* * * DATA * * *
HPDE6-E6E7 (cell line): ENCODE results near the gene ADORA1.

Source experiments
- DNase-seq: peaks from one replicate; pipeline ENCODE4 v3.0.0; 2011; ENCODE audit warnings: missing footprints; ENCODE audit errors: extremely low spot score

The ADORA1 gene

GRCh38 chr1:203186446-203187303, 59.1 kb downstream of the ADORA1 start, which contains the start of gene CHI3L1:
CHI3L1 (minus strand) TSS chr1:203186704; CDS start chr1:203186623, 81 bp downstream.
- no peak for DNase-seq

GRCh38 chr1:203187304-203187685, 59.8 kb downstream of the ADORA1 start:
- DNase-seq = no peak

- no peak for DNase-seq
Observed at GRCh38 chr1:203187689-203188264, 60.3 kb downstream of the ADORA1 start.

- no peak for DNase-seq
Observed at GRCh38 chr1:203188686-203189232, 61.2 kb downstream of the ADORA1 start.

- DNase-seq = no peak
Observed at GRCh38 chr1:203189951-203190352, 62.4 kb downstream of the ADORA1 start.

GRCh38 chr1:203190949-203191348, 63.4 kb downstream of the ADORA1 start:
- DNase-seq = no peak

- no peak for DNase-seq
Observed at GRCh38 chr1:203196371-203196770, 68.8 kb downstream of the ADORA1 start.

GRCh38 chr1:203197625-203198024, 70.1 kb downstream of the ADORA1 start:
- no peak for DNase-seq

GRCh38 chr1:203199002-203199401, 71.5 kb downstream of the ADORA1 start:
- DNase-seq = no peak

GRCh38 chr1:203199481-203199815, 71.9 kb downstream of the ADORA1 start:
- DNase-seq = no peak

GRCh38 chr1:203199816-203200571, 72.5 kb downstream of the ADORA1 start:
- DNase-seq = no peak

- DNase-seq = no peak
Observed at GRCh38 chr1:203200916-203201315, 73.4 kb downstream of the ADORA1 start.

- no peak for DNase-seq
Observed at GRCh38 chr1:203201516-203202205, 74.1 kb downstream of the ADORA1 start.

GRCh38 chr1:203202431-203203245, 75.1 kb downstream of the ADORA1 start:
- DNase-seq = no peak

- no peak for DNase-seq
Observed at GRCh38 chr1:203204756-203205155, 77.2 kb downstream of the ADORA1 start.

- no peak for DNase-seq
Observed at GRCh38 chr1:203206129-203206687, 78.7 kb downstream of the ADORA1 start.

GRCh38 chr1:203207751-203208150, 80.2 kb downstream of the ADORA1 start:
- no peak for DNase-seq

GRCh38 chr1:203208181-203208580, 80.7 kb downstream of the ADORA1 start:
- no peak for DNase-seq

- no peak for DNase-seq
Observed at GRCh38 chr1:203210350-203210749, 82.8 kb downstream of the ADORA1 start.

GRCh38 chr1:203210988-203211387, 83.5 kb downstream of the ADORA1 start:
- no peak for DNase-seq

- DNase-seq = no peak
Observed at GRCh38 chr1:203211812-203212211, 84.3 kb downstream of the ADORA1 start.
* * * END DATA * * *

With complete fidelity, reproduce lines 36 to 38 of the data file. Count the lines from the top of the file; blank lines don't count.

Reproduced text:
- no peak for DNase-seq
Observed at GRCh38 chr1:203206129-203206687, 78.7 kb downstream of the ADORA1 start.

GRCh38 chr1:203207751-203208150, 80.2 kb downstream of the ADORA1 start: